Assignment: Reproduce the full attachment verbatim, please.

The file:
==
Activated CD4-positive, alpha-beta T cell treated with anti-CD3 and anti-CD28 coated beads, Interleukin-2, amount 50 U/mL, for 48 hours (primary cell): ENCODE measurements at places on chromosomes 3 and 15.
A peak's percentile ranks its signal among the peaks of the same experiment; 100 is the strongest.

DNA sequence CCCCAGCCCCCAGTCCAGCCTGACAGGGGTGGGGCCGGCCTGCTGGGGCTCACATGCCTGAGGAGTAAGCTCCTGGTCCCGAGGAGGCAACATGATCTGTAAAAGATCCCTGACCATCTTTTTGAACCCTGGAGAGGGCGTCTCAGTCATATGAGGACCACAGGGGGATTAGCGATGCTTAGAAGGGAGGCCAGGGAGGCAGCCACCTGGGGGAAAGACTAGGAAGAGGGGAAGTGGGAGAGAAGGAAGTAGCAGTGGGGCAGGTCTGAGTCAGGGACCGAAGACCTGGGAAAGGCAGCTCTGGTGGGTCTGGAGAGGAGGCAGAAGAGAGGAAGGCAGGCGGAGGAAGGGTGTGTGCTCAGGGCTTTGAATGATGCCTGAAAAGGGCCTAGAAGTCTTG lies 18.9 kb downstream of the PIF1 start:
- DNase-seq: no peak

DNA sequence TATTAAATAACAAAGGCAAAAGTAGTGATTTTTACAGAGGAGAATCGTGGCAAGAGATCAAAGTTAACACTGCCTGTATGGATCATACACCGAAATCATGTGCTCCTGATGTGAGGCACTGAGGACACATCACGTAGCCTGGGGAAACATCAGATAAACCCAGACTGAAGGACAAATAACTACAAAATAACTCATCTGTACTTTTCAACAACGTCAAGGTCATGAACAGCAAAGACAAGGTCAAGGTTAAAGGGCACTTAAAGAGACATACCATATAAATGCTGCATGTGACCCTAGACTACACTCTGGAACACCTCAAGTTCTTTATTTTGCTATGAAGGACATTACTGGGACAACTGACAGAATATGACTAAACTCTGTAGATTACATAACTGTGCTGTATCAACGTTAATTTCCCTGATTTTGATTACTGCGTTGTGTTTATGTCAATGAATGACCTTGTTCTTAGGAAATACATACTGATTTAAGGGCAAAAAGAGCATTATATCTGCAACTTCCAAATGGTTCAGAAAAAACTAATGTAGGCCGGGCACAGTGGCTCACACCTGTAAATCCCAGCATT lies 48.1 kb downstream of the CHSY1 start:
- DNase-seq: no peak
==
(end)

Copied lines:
Activated CD4-positive, alpha-beta T cell treated with anti-CD3 and anti-CD28 coated beads, Interleukin-2, amount 50 U/mL, for 48 hours (primary cell): ENCODE measurements at places on chromosomes 3 and 15.
A peak's percentile ranks its signal among the peaks of the same experiment; 100 is the strongest.

DNA sequence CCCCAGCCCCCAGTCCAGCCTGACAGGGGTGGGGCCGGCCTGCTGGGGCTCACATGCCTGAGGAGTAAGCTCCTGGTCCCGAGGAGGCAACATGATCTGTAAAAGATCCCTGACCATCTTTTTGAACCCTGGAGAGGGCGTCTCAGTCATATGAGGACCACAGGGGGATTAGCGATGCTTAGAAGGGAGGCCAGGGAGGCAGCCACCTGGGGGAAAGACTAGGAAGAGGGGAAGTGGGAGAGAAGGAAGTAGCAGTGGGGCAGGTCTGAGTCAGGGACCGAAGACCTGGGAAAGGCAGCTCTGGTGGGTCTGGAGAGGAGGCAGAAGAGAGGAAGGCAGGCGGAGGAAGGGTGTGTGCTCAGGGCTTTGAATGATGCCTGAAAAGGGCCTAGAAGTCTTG lies 18.9 kb downstream of the PIF1 start:
- DNase-seq: no peak

DNA sequence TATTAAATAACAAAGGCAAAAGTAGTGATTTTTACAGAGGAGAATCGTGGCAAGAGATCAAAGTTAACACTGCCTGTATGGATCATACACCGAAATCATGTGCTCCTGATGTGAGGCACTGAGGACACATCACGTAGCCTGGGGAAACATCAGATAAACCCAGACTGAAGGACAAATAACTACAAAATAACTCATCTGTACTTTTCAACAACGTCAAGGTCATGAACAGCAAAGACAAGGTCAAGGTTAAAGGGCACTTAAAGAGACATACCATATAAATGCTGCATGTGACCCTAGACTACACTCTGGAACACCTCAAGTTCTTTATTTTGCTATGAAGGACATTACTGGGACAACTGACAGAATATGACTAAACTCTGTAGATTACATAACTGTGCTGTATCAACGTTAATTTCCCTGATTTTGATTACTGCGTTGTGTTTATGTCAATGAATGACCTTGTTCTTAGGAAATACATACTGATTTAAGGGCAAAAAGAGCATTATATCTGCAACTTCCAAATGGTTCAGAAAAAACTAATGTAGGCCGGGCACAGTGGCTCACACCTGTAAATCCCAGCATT lies 48.1 kb downstream of the CHSY1 start:
- DNase-seq: no peak